Join Date: Apr 2006
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I'd recommend most strongly against using relays. The idea is good, but consider that each relay means four wires, four junctions, four more failure points, actually six more failure points if you count the relay coil and contacts as well. Or, more failure points since each relay coil needs to be FUSED as well! With separate fuses for each, unless you can afford to lose them all at once.
And it gets worse than that:
I was using a relay very much the same as the one in the picture (a Bosch 30Amp automotive relay) as a horn relay in my car. Worked fine for years, well potted, no reason for any problem. Except, my horn wasn't working. Tore my hair out for two days troubleshooting everything including the relay and everything tested fine--but the horn didn't work.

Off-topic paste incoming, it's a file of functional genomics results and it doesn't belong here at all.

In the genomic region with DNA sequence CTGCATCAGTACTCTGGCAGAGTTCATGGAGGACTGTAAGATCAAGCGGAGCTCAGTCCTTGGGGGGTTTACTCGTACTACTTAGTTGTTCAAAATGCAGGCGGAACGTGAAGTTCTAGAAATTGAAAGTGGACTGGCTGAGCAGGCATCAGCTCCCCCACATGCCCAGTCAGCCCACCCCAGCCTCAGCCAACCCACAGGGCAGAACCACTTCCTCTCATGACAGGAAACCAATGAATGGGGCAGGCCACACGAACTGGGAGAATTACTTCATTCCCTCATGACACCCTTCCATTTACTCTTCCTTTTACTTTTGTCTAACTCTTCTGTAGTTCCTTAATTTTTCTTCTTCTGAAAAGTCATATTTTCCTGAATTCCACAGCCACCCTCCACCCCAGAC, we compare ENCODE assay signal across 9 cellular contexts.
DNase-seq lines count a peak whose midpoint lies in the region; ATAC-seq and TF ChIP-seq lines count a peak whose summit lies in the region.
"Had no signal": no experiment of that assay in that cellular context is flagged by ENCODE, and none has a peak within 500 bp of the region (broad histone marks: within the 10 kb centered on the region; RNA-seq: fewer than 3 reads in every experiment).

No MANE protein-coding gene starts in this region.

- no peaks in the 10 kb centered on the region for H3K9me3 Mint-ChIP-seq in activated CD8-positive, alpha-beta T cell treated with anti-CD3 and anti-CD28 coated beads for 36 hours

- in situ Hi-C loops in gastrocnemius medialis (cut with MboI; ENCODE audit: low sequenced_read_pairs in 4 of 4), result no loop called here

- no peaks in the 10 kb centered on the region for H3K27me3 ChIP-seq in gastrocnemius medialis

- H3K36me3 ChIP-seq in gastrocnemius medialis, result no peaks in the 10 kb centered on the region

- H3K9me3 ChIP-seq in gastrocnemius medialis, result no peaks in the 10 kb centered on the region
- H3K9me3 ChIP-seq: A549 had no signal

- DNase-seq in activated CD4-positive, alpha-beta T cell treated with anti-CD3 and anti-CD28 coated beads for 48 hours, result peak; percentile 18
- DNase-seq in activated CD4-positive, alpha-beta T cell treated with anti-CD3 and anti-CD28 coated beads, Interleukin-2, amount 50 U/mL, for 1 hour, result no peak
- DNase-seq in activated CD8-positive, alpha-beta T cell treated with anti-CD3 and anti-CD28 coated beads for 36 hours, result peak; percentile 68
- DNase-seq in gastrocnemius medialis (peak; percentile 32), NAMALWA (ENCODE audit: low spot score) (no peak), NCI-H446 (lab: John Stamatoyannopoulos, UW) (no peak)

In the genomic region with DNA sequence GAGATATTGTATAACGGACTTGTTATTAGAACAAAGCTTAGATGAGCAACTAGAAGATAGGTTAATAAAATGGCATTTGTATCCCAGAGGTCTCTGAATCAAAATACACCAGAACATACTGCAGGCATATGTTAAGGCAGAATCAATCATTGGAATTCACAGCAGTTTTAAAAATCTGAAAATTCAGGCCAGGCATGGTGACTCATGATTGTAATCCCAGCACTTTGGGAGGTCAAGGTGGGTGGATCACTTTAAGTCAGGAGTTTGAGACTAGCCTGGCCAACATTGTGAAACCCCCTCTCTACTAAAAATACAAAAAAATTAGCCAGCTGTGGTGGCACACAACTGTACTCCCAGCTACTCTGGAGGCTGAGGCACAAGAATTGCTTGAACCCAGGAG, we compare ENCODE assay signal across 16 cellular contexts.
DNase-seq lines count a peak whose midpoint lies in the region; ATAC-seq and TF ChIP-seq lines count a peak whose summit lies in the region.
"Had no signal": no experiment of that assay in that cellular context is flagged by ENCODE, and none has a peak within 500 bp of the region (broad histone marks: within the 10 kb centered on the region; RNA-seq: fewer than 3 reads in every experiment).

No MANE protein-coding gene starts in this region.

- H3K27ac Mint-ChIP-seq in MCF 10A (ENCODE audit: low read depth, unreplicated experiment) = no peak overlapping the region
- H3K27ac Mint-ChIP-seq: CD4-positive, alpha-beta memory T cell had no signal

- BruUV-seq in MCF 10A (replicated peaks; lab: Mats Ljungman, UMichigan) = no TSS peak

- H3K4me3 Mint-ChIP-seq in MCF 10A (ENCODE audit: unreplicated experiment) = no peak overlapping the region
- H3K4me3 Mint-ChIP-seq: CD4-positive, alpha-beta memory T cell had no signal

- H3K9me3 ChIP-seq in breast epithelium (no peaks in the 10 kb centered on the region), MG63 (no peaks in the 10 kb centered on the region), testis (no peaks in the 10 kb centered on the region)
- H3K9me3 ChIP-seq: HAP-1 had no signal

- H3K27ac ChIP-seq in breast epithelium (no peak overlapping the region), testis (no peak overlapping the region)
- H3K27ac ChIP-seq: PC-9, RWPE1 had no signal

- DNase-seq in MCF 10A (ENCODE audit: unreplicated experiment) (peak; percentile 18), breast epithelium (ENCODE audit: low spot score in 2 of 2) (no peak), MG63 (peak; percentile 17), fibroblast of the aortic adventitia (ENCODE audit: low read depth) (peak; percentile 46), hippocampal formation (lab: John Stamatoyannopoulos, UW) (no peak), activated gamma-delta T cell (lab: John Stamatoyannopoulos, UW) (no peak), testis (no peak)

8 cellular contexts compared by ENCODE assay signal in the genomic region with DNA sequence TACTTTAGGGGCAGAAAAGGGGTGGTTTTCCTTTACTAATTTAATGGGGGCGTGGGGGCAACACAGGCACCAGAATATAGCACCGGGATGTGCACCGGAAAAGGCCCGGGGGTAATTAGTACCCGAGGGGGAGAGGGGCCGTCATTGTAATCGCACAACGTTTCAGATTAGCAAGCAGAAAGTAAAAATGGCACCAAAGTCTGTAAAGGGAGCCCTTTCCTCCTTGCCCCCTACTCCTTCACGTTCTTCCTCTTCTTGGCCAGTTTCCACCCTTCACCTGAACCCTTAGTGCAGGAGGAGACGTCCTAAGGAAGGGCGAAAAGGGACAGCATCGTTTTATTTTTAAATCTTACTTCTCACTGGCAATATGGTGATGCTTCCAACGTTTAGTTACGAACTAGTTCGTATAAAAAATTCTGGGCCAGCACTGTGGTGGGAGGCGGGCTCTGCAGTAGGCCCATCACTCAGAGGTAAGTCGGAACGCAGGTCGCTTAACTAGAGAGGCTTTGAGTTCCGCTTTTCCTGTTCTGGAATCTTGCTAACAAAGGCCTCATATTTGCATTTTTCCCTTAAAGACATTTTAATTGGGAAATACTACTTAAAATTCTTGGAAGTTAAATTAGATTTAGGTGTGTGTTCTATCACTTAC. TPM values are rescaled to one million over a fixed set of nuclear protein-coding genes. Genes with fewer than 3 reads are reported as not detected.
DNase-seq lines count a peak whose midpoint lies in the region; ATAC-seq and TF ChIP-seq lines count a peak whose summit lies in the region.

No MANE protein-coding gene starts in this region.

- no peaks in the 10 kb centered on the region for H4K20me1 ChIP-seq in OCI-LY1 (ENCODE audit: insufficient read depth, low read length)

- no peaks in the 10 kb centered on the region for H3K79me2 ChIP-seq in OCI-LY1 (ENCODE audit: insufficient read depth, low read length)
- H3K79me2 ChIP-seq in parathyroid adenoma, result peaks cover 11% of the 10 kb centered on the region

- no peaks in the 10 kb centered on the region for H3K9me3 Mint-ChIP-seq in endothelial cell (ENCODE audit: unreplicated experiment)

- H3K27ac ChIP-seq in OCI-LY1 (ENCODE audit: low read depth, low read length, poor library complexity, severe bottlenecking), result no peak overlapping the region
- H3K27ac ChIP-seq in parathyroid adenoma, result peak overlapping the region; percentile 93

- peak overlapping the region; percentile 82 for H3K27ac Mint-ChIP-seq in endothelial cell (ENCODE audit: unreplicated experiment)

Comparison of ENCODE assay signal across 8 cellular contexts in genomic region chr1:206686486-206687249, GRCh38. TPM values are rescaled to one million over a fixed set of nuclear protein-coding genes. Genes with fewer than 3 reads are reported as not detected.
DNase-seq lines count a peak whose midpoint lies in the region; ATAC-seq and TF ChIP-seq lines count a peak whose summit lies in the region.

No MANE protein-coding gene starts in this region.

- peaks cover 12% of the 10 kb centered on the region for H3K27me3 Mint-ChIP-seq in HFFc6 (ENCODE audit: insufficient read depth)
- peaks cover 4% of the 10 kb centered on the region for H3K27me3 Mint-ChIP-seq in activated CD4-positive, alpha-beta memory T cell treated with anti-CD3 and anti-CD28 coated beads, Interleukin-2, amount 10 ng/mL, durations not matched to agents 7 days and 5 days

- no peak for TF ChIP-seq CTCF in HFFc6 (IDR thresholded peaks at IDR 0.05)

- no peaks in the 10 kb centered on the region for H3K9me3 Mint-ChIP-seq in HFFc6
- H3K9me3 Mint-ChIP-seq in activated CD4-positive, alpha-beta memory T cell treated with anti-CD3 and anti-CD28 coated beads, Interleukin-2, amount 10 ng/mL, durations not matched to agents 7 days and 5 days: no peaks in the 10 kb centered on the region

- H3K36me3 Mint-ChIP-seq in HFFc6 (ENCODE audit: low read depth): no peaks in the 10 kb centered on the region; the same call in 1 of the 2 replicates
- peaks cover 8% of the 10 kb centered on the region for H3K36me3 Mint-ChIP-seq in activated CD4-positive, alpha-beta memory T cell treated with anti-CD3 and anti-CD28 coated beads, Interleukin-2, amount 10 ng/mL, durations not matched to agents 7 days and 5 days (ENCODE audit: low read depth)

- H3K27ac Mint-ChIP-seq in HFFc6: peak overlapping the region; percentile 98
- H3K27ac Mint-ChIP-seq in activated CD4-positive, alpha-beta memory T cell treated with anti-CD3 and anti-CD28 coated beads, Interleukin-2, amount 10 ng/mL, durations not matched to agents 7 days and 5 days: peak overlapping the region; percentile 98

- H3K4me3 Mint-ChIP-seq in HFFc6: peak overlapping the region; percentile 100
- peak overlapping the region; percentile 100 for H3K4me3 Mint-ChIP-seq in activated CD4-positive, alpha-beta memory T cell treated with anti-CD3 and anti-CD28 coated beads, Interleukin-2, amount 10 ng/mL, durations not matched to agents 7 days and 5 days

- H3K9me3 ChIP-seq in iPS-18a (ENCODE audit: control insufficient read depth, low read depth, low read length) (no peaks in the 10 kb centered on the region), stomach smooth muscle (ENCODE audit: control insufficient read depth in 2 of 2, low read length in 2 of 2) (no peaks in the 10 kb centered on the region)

It turns out those relays are now made by molding the relay housing AROUND the qd plugs that stick out of their base. If the plastic lets go of the metal, you can wind up with the spade plug moving when you connect (or disconnect) a wire to it, breaking the internal contact in the relay. So, you take it all apart and test it, it tests 100% good. You plug the wire back in--and the contact is broken (by literally a millimeter or less) and the damned thing doesn't work.
Do you want six failure points in each circuit? I wouldn't. I'd rather just buy some nice new heavy-gauge tinned wire and extend the wire runs to the new panel. Or, keep the switches below--because no matter how "waterproof" they are, longer wire runs and switches that are above deck are going to be less reliable.